Could Fake Comments Cause the Department of Labor to Reconsider Its Fiduciary Rule?

DANIEL GUERNSEY—On April 8, 2016, the Department of Labor (DOL) published a rule (the “Fiduciary Rule”) that “would treat persons who provide investment advice or recommendations to an employee benefit plan, plan fiduciary, plan participant or beneficiary, [individual retirement account], or IRA owner as fiduciaries.” Previously, only financial professionals that gave advice surrounding employer-sponsored retirement plans (e.g., pension funds and 401(k) plans) stood as fiduciaries. When a financial professional is labeled a “fiduciary,” she owes the highest duty of care to her client and must put her client’s interests above her own when making decisions for her client.

However, the applicability date of the Fiduciary Rule was pushed back several times. Originally, the Fiduciary Rule was to become effective as of April 10, 2017. Ultimately, the Fiduciary Rule applicability date was delayed until July, 1, 2019.

The DOL claims that it pushed the applicability date back after receiving a number of public comments that were critical of the Fiduciary Rule, arguing that it would cause confusion and limit the access retired investors would have to financial services. Among the critics of the Fiduciary Rule was President Trump, who opposed the rule for the same reasons as those mentioned above.

However, a recent study found that many of the comments that disfavored the Fiduciary Rule were apparently fake. Mercury Analytics conducted a study and found that 40% of the submitted comments to the Fiduciary Rule were inauthentic. Specifically, Mercury Analytics sent surveys to 345 individuals who submitted comments in opposition of the rule, and 20 out of 50 individuals stated that they never submitted the comments under their name.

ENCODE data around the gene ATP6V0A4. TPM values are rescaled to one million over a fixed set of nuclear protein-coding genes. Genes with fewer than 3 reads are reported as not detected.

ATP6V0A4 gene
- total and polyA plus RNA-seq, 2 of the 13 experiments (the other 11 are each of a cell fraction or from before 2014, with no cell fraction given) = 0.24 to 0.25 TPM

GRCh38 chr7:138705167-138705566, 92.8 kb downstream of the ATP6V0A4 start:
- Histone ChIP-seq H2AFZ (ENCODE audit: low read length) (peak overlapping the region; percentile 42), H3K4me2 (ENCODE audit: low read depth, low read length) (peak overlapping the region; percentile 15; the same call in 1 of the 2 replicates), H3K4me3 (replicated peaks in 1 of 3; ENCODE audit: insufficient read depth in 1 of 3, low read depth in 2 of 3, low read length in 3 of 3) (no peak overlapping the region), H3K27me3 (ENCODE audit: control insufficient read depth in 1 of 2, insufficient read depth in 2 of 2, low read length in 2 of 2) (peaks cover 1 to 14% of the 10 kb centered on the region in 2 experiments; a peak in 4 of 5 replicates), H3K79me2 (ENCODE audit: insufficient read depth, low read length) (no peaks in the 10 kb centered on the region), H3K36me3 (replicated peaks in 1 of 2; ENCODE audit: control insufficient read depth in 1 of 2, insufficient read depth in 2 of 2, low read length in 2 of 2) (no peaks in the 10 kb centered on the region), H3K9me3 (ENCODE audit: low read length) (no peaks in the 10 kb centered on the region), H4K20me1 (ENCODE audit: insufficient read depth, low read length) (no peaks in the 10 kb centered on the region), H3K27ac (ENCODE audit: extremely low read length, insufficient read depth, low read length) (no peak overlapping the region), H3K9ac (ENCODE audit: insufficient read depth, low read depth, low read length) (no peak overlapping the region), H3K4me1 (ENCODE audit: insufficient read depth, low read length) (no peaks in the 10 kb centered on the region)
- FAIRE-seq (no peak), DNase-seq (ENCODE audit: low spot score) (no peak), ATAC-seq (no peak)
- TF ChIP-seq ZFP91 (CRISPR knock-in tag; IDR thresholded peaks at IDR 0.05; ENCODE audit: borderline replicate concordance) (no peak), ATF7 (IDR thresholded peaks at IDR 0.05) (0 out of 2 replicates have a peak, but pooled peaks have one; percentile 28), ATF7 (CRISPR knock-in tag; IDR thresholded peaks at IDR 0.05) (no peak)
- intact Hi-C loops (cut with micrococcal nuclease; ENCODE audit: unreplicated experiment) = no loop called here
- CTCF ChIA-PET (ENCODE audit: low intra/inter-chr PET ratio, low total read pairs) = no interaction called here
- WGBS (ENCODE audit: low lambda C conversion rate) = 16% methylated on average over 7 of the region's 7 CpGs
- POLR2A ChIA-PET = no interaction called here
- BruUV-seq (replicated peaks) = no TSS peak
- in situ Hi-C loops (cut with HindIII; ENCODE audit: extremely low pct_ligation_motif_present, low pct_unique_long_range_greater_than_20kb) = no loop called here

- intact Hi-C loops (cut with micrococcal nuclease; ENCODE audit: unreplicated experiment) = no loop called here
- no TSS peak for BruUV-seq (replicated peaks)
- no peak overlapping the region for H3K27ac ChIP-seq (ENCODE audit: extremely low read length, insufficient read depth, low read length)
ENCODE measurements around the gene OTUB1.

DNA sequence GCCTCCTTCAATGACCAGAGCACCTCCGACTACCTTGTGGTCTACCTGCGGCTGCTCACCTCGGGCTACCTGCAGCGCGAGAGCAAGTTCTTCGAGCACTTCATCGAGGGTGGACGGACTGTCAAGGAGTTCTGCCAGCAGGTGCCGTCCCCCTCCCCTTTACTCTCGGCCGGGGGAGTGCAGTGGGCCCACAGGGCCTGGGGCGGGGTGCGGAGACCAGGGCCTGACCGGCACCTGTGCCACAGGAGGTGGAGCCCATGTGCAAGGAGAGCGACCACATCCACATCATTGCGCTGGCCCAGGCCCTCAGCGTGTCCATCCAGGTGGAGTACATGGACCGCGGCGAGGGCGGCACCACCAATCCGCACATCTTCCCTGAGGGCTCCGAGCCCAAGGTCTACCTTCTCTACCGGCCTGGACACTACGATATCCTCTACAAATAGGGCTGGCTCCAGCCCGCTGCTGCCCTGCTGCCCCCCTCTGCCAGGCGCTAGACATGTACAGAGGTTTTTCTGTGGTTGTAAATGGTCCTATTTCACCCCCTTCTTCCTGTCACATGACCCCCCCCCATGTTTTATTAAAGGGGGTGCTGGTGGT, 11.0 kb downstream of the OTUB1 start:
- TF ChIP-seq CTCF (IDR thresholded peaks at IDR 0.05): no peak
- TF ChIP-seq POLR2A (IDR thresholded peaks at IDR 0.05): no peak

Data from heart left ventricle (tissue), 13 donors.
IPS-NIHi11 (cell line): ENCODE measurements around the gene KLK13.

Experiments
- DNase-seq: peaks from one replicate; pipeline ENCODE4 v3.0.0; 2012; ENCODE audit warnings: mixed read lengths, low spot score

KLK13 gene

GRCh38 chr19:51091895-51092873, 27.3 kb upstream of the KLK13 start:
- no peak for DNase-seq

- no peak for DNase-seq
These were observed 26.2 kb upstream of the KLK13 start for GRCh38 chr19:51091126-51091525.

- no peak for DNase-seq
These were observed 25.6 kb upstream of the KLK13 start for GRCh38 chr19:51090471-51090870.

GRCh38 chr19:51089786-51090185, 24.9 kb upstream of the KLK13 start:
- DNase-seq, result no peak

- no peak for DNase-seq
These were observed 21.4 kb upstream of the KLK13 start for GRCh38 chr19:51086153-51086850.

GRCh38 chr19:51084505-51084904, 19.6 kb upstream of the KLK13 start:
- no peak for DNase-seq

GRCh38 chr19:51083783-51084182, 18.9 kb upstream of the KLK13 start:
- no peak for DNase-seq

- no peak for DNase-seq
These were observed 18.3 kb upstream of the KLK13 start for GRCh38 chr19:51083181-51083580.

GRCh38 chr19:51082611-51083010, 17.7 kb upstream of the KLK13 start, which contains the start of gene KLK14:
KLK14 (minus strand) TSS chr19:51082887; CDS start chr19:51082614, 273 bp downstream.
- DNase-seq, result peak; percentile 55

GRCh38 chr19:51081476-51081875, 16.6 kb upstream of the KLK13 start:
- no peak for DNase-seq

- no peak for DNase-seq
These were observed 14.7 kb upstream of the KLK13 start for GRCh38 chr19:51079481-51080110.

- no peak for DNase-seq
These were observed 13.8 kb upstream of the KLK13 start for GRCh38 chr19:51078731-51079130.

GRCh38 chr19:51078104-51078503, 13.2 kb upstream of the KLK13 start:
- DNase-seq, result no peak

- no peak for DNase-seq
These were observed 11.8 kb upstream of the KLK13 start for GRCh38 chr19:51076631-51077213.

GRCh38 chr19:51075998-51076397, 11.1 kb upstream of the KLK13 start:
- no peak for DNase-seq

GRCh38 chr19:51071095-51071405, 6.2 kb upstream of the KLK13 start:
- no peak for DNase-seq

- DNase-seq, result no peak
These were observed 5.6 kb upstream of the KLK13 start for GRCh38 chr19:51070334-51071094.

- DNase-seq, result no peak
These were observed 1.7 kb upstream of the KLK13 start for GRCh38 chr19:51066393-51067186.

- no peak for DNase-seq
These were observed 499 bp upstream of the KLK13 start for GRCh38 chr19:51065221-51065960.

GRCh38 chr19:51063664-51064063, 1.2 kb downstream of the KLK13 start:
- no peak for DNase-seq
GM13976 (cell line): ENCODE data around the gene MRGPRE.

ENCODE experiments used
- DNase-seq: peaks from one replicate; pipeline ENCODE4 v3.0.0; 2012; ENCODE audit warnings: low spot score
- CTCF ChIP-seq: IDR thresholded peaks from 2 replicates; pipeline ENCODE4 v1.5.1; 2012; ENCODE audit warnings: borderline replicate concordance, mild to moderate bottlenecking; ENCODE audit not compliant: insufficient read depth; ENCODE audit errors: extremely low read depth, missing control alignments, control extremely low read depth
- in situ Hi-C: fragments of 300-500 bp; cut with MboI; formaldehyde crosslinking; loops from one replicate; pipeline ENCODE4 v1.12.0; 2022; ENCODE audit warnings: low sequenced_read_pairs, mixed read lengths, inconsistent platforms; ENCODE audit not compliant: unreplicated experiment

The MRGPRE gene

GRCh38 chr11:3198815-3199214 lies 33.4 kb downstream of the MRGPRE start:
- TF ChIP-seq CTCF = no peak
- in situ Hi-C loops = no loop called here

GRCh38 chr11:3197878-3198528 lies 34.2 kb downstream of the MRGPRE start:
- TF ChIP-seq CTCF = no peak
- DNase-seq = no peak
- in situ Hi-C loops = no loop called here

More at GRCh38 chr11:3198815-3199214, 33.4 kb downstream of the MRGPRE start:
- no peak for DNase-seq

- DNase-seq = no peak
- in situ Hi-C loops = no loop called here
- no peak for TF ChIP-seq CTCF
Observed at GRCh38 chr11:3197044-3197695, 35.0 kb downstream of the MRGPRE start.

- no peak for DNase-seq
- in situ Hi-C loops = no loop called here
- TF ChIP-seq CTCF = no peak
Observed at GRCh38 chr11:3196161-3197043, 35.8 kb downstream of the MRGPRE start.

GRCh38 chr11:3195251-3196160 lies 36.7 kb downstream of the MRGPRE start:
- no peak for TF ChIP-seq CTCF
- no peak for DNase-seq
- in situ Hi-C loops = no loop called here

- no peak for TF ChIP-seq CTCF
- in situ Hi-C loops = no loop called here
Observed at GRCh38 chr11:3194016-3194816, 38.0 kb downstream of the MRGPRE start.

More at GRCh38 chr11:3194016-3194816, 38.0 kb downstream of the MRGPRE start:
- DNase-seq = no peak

Because the DOL used industry opposition as one of the reasons for delaying the applicability date of the Fiduciary Rule, one can only wonder if this revelation will cause the DOL to reconsider pushing back the applicability date of the Fiduciary Rule. True, notwithstanding these fake comments, it still may be that most of the industry or public opposes the Fiduciary Rule.  Moreover, President Trump’s letter is not fake and he is clearly opposed to the DOL’s Fiduciary Rule.

The DOL seems very responsive to the criticisms of current presidents. For example, the DOL proposed this same Fiduciary Rule in 2010 but withdrew its proposal 2011. It then re-proposed the Fiduciary Rule in 2015, two months after President Obama Gave a speech calling out the DOL for its inaction. Therefore, it may be that the DOL listens to President Trump and keeps the current applicability date set for July 1, 2019.

There are some external forces that may cause the DOL to reconsider the current applicability date. Jay Clayton, the current Chairman of the SEC, has voiced his support for a uniform fiduciary standard. Faced with this, individuals such as Labor Secretary Alexander Acosta have stated that the SEC and the DOL should work together in developing a fiduciary duty. This, combined with Mercury Analytics’ study, may cause the DOL to reconsider the applicability date for the Fiduciary Rule.

The recent news about fake comments submitted to the DOL might cause the DOL to reconsider the applicability date of the Fiduciary Rule. On the one hand, the SEC and other members of the public may place pressure on the DOL to reconsider the applicability date. However, the Trump Administration has voiced its opposition to the Fiduciary Rule and had supported the delay of its applicability date. Thus, only time will tell what the future holds for the DOL’s Fiduciary Rule.


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